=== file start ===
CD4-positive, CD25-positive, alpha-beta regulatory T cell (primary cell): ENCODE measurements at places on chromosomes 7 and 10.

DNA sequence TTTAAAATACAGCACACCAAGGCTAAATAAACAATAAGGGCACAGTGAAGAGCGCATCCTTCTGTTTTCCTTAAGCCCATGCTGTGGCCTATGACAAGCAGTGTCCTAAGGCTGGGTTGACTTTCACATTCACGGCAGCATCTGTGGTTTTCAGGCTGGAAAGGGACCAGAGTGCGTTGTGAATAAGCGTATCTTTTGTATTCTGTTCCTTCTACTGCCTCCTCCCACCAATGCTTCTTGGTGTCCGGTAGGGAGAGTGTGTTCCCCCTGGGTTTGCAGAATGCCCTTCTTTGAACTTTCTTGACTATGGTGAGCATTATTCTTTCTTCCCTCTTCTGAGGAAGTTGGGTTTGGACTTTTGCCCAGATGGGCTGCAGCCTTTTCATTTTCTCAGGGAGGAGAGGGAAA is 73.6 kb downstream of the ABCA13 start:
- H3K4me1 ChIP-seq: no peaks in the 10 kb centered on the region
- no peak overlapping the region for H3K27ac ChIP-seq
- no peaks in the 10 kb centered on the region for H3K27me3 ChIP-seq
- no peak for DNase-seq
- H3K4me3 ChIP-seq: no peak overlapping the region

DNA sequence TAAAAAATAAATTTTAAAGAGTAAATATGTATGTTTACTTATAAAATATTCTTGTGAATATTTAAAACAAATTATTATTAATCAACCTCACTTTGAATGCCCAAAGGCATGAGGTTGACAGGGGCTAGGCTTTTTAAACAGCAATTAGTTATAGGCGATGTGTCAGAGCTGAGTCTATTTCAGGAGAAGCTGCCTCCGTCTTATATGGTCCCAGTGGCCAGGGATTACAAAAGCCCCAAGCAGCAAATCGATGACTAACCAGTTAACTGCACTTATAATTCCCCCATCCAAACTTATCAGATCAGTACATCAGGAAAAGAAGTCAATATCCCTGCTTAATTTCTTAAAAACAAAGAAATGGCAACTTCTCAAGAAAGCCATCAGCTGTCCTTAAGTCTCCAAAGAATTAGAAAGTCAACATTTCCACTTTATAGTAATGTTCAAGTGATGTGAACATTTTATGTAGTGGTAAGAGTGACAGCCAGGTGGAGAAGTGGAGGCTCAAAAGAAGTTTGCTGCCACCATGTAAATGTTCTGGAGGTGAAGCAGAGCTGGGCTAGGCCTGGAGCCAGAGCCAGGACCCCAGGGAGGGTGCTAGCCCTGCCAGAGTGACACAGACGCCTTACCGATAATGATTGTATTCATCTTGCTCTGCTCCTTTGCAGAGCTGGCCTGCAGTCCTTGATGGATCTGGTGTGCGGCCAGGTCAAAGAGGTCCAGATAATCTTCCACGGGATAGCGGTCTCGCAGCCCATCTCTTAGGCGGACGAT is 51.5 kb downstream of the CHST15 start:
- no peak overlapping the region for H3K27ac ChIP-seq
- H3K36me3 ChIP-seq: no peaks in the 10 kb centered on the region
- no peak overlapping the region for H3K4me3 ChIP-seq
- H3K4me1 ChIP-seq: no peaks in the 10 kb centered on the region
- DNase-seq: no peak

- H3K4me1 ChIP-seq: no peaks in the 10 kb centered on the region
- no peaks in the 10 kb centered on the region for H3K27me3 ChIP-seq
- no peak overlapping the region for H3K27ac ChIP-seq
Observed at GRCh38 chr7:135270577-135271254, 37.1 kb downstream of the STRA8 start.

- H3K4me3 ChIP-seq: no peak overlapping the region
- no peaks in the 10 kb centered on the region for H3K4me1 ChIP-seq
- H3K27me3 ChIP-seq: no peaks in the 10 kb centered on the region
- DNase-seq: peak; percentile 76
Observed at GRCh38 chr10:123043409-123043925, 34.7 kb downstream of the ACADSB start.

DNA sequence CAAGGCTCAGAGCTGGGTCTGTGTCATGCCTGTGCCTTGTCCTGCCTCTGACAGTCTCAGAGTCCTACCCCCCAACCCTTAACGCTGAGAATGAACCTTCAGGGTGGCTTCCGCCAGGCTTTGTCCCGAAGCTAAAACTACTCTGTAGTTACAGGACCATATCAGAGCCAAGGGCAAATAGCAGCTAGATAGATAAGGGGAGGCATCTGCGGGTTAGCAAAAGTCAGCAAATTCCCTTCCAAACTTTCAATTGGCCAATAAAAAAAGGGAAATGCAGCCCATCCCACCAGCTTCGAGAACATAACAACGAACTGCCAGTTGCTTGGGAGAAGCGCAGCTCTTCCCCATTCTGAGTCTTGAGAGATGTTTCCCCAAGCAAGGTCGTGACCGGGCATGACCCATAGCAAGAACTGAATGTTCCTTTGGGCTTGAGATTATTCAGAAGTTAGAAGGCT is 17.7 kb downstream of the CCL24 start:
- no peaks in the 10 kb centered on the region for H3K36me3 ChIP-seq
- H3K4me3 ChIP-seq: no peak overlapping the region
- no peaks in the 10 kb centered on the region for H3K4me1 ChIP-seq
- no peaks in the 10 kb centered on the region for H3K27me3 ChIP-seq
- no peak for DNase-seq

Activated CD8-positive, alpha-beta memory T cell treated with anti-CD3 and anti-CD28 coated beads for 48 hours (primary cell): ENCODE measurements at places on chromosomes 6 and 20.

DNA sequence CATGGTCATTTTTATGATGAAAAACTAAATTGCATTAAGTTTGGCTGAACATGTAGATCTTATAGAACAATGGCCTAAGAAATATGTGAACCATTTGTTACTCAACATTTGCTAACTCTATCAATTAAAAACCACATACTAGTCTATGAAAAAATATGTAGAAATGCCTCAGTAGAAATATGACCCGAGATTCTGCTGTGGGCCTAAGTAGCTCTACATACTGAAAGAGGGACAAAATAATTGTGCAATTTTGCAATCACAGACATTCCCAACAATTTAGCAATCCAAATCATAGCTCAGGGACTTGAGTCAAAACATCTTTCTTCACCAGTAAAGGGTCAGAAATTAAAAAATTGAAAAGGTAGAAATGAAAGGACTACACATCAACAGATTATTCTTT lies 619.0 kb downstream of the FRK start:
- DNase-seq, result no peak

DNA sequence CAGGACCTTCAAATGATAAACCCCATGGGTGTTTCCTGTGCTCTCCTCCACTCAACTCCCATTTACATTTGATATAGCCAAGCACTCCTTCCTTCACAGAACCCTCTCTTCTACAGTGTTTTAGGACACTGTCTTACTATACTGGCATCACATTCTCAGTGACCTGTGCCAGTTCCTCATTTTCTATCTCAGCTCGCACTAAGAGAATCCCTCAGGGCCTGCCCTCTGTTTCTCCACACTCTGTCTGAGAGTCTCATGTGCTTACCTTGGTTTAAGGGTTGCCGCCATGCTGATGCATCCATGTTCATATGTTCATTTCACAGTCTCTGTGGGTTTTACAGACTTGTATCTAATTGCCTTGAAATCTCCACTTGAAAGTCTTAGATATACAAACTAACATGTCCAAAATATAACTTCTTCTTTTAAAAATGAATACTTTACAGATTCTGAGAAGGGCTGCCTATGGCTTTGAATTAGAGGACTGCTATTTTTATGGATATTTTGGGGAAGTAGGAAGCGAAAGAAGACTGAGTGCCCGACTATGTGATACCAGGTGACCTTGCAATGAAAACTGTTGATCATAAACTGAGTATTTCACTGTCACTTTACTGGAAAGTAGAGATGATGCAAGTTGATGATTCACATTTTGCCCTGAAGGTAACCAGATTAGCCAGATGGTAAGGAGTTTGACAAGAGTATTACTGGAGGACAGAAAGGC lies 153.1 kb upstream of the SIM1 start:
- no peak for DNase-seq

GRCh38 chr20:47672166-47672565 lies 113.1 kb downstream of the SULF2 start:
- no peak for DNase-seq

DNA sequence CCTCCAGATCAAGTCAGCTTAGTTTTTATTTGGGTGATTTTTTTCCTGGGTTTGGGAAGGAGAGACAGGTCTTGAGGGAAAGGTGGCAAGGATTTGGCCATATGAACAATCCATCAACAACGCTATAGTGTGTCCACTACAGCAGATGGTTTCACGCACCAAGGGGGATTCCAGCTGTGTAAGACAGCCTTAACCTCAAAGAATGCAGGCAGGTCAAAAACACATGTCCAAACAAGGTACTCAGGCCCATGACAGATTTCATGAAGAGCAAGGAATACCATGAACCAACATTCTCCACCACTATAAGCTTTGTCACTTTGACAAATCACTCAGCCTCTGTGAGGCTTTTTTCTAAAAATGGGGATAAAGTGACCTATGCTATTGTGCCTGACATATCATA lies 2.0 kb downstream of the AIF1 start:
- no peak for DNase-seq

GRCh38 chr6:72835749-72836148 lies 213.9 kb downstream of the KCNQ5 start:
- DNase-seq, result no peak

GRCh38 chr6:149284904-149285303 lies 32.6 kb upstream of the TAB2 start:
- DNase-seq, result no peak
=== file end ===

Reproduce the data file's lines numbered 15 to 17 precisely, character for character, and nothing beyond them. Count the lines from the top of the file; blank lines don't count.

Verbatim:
- no peaks in the 10 kb centered on the region for H3K27me3 ChIP-seq
- no peak overlapping the region for H3K27ac ChIP-seq
Observed at GRCh38 chr7:135270577-135271254, 37.1 kb downstream of the STRA8 start.